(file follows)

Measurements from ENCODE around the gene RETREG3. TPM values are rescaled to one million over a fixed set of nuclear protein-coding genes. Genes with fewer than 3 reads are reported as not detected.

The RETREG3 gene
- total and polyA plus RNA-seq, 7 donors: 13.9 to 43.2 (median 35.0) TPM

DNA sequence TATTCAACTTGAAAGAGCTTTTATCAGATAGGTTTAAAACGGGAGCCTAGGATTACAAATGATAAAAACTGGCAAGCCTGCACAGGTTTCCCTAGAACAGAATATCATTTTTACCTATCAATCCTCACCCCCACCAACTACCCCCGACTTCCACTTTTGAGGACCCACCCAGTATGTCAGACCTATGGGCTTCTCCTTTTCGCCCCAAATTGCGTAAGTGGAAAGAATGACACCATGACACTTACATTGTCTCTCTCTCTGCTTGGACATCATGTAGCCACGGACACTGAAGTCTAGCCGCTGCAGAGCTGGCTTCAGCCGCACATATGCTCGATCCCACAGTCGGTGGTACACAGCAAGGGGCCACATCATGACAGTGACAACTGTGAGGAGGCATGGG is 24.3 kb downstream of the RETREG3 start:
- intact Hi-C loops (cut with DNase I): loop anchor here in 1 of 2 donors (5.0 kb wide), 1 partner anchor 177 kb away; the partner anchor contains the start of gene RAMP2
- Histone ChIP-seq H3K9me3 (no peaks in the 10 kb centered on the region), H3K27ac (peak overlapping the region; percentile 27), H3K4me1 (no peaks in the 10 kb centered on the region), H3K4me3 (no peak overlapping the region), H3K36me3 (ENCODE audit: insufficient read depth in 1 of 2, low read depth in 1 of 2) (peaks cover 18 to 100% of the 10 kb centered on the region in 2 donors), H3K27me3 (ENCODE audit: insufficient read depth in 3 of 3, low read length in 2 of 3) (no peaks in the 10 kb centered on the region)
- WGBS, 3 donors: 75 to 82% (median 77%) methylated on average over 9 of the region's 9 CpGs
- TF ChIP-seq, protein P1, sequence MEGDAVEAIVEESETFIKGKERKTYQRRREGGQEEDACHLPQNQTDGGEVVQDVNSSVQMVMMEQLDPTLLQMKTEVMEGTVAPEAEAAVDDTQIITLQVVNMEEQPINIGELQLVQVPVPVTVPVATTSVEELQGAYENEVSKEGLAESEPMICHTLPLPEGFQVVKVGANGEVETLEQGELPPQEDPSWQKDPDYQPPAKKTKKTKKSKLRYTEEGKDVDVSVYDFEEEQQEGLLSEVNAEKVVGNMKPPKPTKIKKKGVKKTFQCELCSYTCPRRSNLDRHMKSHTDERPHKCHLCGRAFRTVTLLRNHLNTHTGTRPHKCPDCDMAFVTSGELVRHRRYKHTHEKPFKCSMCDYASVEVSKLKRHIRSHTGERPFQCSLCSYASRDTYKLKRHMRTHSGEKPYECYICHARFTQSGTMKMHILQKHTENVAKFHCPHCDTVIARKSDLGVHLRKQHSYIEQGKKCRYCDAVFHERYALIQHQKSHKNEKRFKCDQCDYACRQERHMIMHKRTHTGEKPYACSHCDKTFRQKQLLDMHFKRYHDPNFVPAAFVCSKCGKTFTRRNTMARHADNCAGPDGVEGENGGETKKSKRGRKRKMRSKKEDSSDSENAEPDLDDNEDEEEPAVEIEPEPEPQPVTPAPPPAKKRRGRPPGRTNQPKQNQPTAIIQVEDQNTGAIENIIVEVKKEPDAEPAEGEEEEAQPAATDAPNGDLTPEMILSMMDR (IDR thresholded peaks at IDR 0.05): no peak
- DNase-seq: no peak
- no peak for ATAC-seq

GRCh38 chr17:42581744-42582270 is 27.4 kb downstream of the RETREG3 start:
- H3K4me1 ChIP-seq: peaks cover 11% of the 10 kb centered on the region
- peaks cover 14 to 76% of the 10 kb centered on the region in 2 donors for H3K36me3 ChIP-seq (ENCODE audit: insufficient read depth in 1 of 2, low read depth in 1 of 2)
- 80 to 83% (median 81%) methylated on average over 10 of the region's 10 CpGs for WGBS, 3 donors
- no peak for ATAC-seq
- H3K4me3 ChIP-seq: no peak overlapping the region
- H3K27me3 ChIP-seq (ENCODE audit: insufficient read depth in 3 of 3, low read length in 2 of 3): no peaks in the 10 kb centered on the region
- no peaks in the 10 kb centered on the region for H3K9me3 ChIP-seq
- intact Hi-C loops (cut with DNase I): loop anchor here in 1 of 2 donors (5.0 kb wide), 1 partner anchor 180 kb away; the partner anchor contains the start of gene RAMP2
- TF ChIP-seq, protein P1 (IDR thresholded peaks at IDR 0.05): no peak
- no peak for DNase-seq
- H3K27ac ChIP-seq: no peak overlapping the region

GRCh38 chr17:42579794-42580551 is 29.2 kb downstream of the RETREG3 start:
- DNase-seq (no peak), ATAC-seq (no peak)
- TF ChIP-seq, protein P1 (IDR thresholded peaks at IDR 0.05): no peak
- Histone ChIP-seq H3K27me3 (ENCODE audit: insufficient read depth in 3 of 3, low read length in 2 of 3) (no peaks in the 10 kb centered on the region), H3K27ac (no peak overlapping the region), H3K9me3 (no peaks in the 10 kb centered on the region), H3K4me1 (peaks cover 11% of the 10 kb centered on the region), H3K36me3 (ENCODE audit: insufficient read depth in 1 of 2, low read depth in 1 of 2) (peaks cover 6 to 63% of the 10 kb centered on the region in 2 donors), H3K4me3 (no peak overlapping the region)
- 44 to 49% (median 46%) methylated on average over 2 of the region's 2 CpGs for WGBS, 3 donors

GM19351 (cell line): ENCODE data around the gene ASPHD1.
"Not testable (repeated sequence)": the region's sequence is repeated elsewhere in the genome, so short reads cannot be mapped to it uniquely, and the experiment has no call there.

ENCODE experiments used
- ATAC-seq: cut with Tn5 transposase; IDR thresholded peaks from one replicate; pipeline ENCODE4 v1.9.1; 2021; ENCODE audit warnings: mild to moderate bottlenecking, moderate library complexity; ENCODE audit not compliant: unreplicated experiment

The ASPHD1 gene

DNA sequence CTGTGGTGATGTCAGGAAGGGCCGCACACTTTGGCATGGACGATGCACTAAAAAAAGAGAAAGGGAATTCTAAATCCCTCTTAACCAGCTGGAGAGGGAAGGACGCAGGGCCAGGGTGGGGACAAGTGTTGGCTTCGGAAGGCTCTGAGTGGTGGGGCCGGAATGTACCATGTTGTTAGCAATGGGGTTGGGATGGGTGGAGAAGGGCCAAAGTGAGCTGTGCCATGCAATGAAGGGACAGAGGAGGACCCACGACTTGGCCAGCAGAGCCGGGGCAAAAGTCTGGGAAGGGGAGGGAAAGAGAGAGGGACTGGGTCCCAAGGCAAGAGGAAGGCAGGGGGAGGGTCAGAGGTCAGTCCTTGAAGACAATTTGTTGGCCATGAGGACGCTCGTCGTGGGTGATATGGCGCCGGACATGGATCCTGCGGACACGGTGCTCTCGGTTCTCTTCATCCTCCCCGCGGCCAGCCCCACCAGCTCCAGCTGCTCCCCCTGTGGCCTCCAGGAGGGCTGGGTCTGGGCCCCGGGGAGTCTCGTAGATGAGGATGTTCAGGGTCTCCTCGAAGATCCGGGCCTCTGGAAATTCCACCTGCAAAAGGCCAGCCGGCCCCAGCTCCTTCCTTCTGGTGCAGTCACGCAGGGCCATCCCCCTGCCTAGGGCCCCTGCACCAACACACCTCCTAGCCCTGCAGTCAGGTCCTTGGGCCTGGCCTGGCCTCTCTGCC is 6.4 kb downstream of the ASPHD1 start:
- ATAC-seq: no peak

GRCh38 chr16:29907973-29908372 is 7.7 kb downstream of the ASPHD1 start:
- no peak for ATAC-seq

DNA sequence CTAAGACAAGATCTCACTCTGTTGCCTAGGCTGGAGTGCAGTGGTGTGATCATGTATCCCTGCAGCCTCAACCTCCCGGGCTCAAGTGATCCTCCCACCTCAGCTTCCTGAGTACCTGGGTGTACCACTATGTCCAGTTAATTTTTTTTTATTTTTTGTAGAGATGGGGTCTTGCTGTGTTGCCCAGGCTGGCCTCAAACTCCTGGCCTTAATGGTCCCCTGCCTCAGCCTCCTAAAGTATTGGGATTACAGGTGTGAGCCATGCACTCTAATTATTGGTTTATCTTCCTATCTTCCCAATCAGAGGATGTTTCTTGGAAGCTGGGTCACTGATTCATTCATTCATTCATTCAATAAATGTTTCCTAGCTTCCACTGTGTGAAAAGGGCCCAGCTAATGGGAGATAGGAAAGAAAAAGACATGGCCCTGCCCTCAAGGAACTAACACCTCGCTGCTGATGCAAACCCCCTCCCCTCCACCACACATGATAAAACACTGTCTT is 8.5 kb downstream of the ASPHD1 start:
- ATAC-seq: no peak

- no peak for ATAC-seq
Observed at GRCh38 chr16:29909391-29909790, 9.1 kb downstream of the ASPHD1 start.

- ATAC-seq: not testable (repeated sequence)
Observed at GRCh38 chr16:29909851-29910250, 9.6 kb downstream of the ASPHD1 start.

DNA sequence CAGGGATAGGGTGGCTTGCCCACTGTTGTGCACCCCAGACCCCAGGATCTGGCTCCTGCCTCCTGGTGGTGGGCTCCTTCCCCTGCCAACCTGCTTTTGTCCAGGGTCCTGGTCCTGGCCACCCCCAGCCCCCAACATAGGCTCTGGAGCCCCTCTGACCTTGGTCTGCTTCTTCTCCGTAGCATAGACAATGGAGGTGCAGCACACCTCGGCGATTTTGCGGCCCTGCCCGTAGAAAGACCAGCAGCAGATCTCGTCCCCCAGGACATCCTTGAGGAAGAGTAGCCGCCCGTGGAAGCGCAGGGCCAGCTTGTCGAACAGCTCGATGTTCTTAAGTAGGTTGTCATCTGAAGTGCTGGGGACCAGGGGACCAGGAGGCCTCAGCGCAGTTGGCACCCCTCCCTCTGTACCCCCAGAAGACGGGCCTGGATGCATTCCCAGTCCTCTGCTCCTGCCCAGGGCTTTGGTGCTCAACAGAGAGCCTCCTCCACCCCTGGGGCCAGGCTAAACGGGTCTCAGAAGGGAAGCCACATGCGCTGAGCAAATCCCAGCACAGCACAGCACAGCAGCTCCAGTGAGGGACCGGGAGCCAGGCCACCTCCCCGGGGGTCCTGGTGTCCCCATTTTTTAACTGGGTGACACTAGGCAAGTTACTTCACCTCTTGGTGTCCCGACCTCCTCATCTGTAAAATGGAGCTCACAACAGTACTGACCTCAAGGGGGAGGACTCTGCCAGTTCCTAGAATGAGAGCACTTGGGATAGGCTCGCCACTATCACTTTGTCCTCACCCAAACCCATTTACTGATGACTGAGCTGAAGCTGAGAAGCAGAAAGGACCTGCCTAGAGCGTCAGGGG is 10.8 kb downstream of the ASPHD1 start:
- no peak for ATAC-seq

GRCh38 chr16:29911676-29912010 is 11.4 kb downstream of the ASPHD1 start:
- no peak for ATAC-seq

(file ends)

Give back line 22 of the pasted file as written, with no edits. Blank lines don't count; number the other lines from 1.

- H3K27ac ChIP-seq: no peak overlapping the region